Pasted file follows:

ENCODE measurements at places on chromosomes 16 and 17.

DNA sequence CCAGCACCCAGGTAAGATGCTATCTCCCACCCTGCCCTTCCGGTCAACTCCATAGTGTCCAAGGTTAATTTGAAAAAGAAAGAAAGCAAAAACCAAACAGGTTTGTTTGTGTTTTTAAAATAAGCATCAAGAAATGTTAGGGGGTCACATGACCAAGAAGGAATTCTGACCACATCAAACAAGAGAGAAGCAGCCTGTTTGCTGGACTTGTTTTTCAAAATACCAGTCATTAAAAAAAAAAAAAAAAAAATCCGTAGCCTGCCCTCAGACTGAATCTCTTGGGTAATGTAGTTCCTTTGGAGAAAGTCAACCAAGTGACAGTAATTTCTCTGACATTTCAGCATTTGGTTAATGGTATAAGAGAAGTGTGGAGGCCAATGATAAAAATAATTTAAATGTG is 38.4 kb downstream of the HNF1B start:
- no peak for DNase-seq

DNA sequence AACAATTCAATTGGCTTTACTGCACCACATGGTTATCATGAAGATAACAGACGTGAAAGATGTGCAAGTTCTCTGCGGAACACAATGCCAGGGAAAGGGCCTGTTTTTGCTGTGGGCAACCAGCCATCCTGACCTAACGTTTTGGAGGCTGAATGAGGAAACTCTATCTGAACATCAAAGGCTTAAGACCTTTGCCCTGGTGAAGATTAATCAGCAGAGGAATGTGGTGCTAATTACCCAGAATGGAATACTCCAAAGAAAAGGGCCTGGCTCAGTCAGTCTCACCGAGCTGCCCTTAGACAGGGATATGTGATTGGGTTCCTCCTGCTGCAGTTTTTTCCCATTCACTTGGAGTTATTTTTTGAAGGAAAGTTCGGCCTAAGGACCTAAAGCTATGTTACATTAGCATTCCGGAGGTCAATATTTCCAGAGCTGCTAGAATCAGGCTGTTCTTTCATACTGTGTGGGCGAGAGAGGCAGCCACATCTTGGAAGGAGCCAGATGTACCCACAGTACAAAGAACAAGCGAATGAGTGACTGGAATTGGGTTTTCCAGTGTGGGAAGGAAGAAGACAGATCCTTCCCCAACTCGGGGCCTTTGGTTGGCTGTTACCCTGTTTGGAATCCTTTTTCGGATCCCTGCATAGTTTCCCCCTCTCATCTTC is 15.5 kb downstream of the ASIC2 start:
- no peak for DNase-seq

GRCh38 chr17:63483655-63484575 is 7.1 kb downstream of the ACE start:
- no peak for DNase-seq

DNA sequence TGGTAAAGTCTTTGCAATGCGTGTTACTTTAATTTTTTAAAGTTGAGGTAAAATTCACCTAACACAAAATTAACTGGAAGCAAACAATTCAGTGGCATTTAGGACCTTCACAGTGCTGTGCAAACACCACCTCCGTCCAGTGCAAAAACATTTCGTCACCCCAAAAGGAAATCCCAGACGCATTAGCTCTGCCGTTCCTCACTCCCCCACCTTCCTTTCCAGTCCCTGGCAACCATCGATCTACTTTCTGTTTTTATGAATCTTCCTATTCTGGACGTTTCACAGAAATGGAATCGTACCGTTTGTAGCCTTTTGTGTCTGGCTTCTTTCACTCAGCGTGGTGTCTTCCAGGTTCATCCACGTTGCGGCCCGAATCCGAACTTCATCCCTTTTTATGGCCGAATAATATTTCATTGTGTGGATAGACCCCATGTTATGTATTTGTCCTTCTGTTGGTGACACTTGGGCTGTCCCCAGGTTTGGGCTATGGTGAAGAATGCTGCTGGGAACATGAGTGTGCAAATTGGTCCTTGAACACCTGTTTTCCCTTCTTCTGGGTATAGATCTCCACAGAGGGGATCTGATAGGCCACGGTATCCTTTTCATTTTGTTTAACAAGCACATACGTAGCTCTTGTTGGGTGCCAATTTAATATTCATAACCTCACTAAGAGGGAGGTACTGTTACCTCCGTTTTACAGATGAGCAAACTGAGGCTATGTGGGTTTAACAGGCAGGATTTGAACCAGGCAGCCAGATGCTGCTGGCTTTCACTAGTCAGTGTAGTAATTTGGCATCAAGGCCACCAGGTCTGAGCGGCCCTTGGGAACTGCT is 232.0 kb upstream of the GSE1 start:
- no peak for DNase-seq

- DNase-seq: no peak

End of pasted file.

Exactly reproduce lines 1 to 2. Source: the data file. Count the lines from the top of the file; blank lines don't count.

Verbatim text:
ENCODE measurements at places on chromosomes 16 and 17.

DNA sequence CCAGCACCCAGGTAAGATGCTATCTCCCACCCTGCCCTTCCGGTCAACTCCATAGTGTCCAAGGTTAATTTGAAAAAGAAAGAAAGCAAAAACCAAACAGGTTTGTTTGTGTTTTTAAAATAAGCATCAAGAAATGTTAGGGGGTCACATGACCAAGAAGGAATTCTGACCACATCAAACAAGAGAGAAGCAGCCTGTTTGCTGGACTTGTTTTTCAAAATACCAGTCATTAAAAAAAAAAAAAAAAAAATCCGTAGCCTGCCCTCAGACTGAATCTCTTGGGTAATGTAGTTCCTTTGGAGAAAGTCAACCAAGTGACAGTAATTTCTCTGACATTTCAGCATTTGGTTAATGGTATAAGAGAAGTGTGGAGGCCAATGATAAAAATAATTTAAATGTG is 38.4 kb downstream of the HNF1B start: